Some 10,000 people who stayed in tent cabins at Yosemite National Park this summer may be at risk for the deadly rodent-borne hantavirus, the U.S. Centers for Disease Control and Prevention said on Friday.
The CDC urged lab testing of patients who exhibit symptoms consistent with the lung disease, hantavirus pulmonary syndrome, after a stay at the California park between June and August and recommended that doctors notify state health departments when it is found.
Two men have died from hantavirus linked to the Yosemite outbreak and four others were sickened but survived, while the CDC said additional suspected cases were being investigated from "multiple health jurisdictions."
Most of the victims were believed to have been infected while staying in one of 91 "Signature" tent-style cabins in Yosemite's popular Curry Village camping area.
"An estimated 10,000 persons stayed in the 'Signature Tent Cabins' from June 10 through August 24, 2012," the CDC said. "People who stayed in the tents between June 10 and August 24 may be at risk of developing HPS in the next six weeks."
Yosemite officials earlier this week shut down all 91 of the insulated tent cabins after finding deer mice, which carry the disease and can burrow through holes the size of pencil erasers, nesting between the double walls.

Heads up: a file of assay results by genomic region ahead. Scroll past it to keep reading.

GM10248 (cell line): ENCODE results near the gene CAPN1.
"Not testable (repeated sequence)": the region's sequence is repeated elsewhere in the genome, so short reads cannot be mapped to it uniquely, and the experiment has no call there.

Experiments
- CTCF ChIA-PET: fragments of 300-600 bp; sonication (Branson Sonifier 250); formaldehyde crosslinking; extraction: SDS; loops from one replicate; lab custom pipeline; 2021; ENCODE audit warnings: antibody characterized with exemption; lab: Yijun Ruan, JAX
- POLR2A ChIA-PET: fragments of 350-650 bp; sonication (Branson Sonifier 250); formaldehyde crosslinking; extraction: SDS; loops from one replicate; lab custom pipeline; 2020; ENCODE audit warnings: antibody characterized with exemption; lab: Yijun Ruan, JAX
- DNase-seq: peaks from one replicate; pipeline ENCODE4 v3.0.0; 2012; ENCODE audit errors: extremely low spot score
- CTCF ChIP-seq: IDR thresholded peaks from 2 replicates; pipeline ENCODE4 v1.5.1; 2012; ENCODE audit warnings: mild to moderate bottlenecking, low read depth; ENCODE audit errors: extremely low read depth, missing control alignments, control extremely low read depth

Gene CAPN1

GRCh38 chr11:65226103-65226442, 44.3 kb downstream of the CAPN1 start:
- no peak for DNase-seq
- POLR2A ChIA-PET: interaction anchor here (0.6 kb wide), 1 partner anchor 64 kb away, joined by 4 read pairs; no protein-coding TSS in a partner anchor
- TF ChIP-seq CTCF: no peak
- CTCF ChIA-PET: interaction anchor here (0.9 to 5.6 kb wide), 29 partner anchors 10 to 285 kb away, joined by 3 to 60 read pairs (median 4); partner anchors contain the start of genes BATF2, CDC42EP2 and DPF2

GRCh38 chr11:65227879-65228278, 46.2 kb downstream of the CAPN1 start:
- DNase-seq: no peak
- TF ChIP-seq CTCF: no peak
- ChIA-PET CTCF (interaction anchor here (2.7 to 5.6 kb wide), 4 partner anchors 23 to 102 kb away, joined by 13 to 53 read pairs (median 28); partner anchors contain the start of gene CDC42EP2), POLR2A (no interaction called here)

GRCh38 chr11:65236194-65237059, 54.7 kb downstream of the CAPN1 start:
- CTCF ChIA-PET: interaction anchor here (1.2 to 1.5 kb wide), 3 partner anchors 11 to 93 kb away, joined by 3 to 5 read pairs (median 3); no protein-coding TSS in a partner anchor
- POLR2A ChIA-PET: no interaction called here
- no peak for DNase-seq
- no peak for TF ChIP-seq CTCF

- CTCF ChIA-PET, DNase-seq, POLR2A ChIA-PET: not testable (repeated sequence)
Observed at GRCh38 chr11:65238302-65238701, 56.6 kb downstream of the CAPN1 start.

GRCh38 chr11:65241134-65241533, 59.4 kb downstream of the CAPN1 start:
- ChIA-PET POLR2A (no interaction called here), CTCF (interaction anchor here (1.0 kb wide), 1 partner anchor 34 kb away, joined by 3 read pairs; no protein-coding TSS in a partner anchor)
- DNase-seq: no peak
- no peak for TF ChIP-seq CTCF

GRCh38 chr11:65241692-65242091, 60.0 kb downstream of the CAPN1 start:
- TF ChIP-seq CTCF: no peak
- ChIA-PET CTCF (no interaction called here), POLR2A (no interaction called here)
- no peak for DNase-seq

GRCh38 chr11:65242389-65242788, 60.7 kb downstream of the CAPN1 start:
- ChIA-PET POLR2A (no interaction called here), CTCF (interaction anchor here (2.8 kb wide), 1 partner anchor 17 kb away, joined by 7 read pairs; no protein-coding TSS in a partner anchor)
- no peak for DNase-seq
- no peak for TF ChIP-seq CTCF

Park authorities said on Friday that they had contacted approximately 3,000 parties of visitors who stayed in the tent cabins since mid-June, advising them to seek immediate medical attention if they have symptoms of hantavirus.
Nearly 4 million people visit Yosemite, one of the nation's most popular national parks, each year, attracted to the its dramatic scenery and hiking trails. Roughly 70 percent of those visitors congregate in Yosemite Valley, where Curry Village is located.
The virus starts out causing flu-like symptoms, including headache, fever, muscle ache, shortness of breath and cough, and can lead to severe breathing difficulties and death.
The incubation period for the virus is typically two to four weeks after exposure, the CDC said, with a range between a few days and six weeks. Just over a third of cases are fatal.